Note the difference from the Genesis ideal here is that "the fear" of mankind is upon every beast. This indicates a severe departure from Eden. And it isn't anything other than God stating a fact: "Animals will now fear you." This might be because, "Every moving thing that lives" is now, allegedly, made to be food. In the Garden, this also wasn't the case. God told the man and woman, "Behold, I have given you every herb bearing seed [...] to you it shall be for meat." Before we actually look at the alleged permission (concession) from God to Noah, let's consider some other facts related to this unique event in history.

And God spake unto Noah, saying, Go forth of the ark, thou, and thy wife, and thy sons, and thy sons' wives with thee. Bring forth with thee every living thing that is with thee, of all flesh, both of fowl, and of cattle, and of every creeping thing that creepeth upon the earth; that they may breed abundantly in the earth, and be fruitful, and multiply upon the earth. And Noah went forth, and his sons, and his wife, and his sons' wives with him: Every beast, every creeping thing, and every fowl, and whatsoever creepeth upon the earth, after their kinds, went forth out of the ark.

Noah and family, and all the kinds of animals, left the ark; God says to Noah that the animals are to "breed abundantly in the earth," and "be fruitful and multiply." This tells us that God wants the animals to prosper as they had before. It sounds a lot like the Edenic ideal. Did God want Noah and family to begin mankind anew with hopes that Eden could be recaptured in a sense? Or did God really intend for his endangered creation to begin killing and devouring one another? 

The next scene is strange because Noah is already building an altar and killing animals. In verse 20, we read the following:

And Noah builded an altar unto the LORD; and took of every clean beast, and of every clean fowl, and offered burnt offerings on the altar.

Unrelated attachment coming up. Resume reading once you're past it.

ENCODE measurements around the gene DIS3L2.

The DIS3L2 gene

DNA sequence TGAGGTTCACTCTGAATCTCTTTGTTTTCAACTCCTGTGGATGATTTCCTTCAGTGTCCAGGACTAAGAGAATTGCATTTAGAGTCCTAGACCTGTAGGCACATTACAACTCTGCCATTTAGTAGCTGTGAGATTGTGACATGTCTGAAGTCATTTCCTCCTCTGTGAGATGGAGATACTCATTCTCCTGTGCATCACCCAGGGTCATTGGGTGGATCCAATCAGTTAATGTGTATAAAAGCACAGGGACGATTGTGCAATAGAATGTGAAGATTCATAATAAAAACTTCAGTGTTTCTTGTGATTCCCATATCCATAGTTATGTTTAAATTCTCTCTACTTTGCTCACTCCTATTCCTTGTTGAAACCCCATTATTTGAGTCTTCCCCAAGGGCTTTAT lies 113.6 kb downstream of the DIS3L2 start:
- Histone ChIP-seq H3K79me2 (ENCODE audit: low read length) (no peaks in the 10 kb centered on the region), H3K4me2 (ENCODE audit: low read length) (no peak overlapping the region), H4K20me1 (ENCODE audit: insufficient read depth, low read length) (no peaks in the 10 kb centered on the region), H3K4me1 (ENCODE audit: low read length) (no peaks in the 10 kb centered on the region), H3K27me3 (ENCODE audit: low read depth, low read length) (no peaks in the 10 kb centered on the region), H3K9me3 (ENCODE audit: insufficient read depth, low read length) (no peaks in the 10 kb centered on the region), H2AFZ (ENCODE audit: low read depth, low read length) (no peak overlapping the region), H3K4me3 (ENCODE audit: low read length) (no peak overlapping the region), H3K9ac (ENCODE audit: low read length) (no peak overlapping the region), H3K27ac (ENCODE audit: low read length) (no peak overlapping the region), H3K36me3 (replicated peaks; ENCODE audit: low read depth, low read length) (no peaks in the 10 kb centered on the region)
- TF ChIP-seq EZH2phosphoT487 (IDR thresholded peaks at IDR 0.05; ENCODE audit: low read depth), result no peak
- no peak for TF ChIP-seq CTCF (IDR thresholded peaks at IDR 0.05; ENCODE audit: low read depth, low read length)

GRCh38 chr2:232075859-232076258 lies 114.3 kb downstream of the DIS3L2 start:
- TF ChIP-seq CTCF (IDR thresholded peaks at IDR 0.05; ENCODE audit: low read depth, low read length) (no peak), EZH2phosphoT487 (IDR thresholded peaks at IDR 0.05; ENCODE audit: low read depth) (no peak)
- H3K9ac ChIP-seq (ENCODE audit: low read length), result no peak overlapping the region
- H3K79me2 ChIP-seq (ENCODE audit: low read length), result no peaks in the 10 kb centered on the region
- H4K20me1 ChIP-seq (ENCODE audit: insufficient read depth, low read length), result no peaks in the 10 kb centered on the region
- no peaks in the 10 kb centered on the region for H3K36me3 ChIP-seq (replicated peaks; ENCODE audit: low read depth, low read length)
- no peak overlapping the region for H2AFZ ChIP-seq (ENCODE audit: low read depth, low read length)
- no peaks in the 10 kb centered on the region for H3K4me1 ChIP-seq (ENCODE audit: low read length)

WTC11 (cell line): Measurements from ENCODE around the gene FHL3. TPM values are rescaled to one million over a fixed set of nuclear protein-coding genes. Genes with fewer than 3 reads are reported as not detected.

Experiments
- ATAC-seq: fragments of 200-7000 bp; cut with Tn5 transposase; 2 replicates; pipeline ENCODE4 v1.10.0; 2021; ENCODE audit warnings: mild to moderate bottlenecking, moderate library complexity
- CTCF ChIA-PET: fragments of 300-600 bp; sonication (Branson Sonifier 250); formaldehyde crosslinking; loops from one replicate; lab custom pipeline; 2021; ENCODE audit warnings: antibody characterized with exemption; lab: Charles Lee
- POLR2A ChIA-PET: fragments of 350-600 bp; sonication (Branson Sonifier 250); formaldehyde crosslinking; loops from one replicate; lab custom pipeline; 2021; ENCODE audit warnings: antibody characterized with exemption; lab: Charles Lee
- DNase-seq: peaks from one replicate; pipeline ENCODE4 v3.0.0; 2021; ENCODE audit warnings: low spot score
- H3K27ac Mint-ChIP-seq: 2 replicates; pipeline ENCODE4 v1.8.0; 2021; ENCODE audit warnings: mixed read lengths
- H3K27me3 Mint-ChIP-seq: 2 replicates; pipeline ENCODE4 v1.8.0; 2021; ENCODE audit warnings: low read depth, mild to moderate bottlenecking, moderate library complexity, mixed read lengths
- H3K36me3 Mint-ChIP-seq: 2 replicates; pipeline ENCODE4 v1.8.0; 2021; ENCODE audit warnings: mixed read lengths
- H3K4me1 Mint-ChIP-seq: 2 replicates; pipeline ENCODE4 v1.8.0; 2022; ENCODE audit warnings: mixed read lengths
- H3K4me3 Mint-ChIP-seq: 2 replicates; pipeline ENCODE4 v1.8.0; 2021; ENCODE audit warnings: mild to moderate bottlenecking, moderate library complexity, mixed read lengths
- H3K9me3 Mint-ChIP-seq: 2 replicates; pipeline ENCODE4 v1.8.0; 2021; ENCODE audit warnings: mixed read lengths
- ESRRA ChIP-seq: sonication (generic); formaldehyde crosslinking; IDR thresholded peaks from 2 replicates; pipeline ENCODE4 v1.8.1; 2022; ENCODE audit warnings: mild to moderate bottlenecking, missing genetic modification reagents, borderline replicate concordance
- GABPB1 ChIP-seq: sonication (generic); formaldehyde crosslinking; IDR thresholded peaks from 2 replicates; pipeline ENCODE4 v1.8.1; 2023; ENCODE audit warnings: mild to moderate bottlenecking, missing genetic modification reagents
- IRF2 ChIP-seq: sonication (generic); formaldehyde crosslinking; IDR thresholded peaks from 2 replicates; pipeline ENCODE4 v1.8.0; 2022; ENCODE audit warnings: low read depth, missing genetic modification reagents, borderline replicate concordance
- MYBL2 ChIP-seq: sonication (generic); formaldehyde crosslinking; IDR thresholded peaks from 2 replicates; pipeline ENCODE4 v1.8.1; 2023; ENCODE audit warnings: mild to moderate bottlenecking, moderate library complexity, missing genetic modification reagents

Notice something interesting: Noah took "of every clean beast, of every clean fowl." In John Gill's commentary, we read the following: "one of each sort at least was taken. The Targum of Jonathan says, he offered four upon the altar" (thought to be the bull, sheep, goat, and turtledove). There are two assumptions made here: 1) Noah's actions are based on a precedent set by God's original sacrifice for Adam and Eve and Abel's sacrifice; 2) God commanded Noah's sacrifice. As we've seen, the first premise is flawed. God didn't kill an animal for Adam and Eve, and their son didn't kill an animal, either. To say otherwise is to read something into the text. The second premise is also assumption. We see no command from God for Noah. Still, we read,

And the LORD smelled a sweet savour; and the LORD said in his heart, I will not again curse the ground any more for man's sake; for the imagination of man's heart is evil from his youth; neither will I again smite any more every thing living, as I have done.

What a wonderful promise to man and beast: God himself will never again curse the ground; nor will he smite every living thing. Yet, here's Noah: killing animals, thinking this is what God desires. Clearly, God had lowered a standard in how he dealt with man. God says after Noah makes sacrifice "the imagination of man's heart is evil from his youth." If this was a concession, which many believe it is, it's to teach us what to do and not do. If God isn't going to kill men or animals anymore, then why do we? Do we not see that for our lifeblood God will require a reckoning? that from every beast he will require it, and from man? We've certainly struggled to learn from the mistakes of our ancestors. Animals and man now are doomed to slay one another. But this certainly displeases the Creator.

But people will also see in this passage that "the LORD smelled a sweet savour" and assume the savour pleased God. But is this really the case? Let's look at a lengthy answer to the same question found on the Question and Answers page of Swords to Plowshares again. We read,

In Leviticus 1:9, Leviticus 2:2, Leviticus 23:18, and elsewhere it speaks of burnt offerings and their pleasing aromas being offered to God. I can see how someone would misunderstand these passages as saying God was pleased by the aromas, but if we consider a related passage in Ezekiel, it becomes clear that this is a misunderstanding.

Ezekiel 6:13 says: “And you shall know that I am the LORD, when their slain lie among their idols around their altars, on every high hill, on all the mountaintops, under every green tree, and under every leafy oak, wherever they offered pleasing aroma to all their idols.

In this passage people are making sacrifices and offering the pleasing aromas to the idols they worship. If we are to understand this passage as suggesting that the idols are pleased by the aromas, this would conflict with what David says about idols in Psalm 115:4-6, “Their idols are silver and gold, the work of human hands. They have mouths, but do not speak; eyes, but do not see. They have ears, but do not hear; noses, but do not smell.”